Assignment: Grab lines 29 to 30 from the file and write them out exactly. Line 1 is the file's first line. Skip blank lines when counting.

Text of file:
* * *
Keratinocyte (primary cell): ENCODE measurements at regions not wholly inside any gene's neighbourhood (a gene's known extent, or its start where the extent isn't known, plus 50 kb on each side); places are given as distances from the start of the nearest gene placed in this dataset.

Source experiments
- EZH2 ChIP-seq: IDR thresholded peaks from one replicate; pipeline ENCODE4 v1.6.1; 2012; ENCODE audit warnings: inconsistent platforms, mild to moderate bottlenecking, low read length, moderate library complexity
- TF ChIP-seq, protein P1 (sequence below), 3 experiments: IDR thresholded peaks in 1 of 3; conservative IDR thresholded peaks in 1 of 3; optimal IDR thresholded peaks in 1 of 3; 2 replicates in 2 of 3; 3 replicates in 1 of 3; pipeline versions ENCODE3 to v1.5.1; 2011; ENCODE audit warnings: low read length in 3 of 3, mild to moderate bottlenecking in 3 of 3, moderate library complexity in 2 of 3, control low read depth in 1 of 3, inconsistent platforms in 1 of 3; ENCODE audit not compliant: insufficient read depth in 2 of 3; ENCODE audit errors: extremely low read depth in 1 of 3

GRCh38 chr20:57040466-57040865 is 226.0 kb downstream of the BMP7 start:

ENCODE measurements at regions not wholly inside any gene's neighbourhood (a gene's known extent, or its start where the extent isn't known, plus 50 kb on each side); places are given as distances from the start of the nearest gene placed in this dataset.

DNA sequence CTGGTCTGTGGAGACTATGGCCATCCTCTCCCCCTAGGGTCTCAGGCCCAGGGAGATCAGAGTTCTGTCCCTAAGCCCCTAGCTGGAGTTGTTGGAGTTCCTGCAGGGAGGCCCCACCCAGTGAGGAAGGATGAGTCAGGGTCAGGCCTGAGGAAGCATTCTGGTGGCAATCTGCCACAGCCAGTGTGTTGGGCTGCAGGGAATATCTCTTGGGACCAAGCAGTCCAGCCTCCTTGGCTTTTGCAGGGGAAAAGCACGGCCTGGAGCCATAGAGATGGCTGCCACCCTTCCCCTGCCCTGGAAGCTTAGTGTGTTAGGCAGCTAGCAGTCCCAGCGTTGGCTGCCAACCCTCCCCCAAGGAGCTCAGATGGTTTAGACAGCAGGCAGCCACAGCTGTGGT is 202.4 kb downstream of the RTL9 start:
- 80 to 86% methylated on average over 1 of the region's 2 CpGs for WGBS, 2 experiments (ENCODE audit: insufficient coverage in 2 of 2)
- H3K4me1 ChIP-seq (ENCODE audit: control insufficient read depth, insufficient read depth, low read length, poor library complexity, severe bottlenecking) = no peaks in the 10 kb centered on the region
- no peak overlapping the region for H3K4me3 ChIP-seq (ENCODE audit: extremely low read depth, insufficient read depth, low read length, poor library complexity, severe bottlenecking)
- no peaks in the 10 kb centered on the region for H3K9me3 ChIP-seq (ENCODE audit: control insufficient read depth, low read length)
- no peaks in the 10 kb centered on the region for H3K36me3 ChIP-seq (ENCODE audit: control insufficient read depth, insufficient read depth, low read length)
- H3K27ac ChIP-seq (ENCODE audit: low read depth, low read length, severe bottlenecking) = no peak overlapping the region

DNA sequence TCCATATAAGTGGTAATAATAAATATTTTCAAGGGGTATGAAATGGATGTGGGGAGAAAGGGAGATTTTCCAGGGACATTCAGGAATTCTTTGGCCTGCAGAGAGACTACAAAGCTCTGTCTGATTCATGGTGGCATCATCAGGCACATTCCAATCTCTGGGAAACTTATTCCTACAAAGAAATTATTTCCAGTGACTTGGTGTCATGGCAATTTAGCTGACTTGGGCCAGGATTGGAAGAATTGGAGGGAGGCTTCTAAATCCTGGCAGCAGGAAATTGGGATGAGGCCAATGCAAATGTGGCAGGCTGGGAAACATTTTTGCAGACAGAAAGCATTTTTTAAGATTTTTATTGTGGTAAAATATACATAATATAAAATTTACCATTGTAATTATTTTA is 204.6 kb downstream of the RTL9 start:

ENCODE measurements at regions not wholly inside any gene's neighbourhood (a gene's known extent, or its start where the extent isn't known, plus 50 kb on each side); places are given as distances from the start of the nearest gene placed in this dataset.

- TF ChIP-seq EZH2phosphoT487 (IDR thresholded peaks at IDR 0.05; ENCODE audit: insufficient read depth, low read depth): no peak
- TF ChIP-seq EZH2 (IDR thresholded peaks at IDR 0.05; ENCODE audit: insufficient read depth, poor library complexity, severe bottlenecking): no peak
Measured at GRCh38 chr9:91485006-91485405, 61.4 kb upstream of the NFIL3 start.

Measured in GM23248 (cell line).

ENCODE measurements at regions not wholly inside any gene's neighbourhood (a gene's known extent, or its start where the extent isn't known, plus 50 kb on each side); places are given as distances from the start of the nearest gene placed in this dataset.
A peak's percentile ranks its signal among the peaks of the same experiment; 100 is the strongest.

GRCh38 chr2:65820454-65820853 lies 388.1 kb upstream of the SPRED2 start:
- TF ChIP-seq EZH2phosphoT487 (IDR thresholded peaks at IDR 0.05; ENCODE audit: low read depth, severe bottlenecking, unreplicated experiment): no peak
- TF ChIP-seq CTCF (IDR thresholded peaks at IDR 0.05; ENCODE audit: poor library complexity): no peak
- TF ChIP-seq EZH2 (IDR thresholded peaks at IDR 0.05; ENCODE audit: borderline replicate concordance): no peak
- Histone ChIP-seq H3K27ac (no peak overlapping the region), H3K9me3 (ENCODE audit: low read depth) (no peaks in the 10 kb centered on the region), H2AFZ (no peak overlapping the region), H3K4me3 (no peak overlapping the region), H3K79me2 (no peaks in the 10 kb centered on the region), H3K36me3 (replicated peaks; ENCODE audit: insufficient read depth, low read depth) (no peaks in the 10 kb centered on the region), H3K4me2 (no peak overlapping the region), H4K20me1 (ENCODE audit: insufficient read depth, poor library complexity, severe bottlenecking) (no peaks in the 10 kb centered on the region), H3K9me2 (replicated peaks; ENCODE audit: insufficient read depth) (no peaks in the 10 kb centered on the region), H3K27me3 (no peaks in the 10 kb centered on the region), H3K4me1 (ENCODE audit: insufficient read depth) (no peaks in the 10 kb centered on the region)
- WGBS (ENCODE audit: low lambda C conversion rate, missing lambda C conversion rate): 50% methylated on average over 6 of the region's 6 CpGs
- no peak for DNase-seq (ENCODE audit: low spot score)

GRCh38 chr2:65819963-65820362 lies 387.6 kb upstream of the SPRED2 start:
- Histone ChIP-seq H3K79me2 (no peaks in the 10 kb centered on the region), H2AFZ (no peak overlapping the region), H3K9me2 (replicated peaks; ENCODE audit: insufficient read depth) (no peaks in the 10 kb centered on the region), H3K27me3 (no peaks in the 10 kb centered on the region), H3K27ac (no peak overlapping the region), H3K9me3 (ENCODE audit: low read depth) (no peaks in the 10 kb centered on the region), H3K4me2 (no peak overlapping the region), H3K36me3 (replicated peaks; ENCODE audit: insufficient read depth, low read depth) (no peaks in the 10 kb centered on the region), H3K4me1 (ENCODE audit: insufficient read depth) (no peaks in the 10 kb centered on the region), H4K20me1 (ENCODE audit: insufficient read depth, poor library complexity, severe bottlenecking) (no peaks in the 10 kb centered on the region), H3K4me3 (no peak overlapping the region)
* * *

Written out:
GRCh38 chr2:65819963-65820362 lies 387.6 kb upstream of the SPRED2 start:
- Histone ChIP-seq H3K79me2 (no peaks in the 10 kb centered on the region), H2AFZ (no peak overlapping the region), H3K9me2 (replicated peaks; ENCODE audit: insufficient read depth) (no peaks in the 10 kb centered on the region), H3K27me3 (no peaks in the 10 kb centered on the region), H3K27ac (no peak overlapping the region), H3K9me3 (ENCODE audit: low read depth) (no peaks in the 10 kb centered on the region), H3K4me2 (no peak overlapping the region), H3K36me3 (replicated peaks; ENCODE audit: insufficient read depth, low read depth) (no peaks in the 10 kb centered on the region), H3K4me1 (ENCODE audit: insufficient read depth) (no peaks in the 10 kb centered on the region), H4K20me1 (ENCODE audit: insufficient read depth, poor library complexity, severe bottlenecking) (no peaks in the 10 kb centered on the region), H3K4me3 (no peak overlapping the region)